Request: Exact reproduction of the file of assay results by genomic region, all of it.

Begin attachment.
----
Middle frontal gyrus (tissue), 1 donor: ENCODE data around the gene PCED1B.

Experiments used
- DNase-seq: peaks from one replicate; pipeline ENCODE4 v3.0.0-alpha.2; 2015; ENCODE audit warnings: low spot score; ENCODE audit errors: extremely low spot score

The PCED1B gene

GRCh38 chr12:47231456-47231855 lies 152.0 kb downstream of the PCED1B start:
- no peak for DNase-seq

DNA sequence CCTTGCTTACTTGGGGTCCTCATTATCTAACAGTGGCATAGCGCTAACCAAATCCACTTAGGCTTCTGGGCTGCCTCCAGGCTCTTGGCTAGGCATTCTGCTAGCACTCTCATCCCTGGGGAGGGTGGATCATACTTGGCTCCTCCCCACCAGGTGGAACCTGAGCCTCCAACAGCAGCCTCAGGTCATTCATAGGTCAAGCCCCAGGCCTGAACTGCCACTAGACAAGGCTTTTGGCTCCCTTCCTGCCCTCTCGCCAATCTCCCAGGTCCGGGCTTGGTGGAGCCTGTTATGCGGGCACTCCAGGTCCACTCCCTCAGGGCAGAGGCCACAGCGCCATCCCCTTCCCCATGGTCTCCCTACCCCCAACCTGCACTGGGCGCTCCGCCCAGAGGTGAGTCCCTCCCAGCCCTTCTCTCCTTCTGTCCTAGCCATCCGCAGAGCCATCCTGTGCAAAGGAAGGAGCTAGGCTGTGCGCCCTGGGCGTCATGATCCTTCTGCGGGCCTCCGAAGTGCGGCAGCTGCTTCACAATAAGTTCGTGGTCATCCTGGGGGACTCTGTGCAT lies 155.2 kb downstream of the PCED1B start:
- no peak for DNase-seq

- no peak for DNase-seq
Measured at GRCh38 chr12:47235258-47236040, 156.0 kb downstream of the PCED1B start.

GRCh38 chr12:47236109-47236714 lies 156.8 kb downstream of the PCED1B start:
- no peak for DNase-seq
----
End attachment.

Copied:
Middle frontal gyrus (tissue), 1 donor: ENCODE data around the gene PCED1B.

Experiments used
- DNase-seq: peaks from one replicate; pipeline ENCODE4 v3.0.0-alpha.2; 2015; ENCODE audit warnings: low spot score; ENCODE audit errors: extremely low spot score

The PCED1B gene

GRCh38 chr12:47231456-47231855 lies 152.0 kb downstream of the PCED1B start:
- no peak for DNase-seq

DNA sequence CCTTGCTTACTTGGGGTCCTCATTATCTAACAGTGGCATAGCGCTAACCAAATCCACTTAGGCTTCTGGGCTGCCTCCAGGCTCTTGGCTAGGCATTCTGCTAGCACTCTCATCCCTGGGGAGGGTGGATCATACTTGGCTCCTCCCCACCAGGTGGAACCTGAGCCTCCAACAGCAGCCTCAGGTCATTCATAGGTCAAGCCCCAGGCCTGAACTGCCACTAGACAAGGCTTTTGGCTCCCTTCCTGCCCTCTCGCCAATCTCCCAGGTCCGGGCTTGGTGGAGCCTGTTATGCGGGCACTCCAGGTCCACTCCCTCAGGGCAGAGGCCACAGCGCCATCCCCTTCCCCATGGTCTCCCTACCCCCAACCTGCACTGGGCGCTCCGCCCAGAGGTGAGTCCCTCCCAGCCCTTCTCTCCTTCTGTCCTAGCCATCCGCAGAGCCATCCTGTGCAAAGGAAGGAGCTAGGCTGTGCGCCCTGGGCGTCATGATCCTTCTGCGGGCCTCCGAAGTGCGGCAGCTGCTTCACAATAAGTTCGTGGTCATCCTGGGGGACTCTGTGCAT lies 155.2 kb downstream of the PCED1B start:
- no peak for DNase-seq

- no peak for DNase-seq
Measured at GRCh38 chr12:47235258-47236040, 156.0 kb downstream of the PCED1B start.

GRCh38 chr12:47236109-47236714 lies 156.8 kb downstream of the PCED1B start:
- no peak for DNase-seq